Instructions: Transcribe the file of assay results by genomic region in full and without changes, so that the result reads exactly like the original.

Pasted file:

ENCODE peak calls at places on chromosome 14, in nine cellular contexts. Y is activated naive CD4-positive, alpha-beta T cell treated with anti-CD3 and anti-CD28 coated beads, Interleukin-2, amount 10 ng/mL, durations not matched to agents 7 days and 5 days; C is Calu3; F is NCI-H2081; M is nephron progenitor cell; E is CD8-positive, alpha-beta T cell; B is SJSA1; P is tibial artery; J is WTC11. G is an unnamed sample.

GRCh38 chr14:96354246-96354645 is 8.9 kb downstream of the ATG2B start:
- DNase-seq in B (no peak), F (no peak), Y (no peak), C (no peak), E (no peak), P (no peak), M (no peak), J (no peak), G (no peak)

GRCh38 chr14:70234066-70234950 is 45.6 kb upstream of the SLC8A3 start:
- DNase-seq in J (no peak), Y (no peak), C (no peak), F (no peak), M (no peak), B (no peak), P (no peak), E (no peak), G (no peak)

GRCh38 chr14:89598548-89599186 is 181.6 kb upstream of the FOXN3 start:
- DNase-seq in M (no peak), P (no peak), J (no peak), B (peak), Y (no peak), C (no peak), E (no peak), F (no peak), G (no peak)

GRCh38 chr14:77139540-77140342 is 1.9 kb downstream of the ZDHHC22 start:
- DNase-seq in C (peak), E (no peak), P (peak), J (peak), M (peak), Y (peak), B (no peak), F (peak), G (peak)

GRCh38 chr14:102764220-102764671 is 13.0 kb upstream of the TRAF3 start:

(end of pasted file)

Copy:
ENCODE peak calls at places on chromosome 14, in nine cellular contexts. Y is activated naive CD4-positive, alpha-beta T cell treated with anti-CD3 and anti-CD28 coated beads, Interleukin-2, amount 10 ng/mL, durations not matched to agents 7 days and 5 days; C is Calu3; F is NCI-H2081; M is nephron progenitor cell; E is CD8-positive, alpha-beta T cell; B is SJSA1; P is tibial artery; J is WTC11. G is an unnamed sample.

GRCh38 chr14:96354246-96354645 is 8.9 kb downstream of the ATG2B start:
- DNase-seq in B (no peak), F (no peak), Y (no peak), C (no peak), E (no peak), P (no peak), M (no peak), J (no peak), G (no peak)

GRCh38 chr14:70234066-70234950 is 45.6 kb upstream of the SLC8A3 start:
- DNase-seq in J (no peak), Y (no peak), C (no peak), F (no peak), M (no peak), B (no peak), P (no peak), E (no peak), G (no peak)

GRCh38 chr14:89598548-89599186 is 181.6 kb upstream of the FOXN3 start:
- DNase-seq in M (no peak), P (no peak), J (no peak), B (peak), Y (no peak), C (no peak), E (no peak), F (no peak), G (no peak)

GRCh38 chr14:77139540-77140342 is 1.9 kb downstream of the ZDHHC22 start:
- DNase-seq in C (peak), E (no peak), P (peak), J (peak), M (peak), Y (peak), B (no peak), F (peak), G (peak)

GRCh38 chr14:102764220-102764671 is 13.0 kb upstream of the TRAF3 start: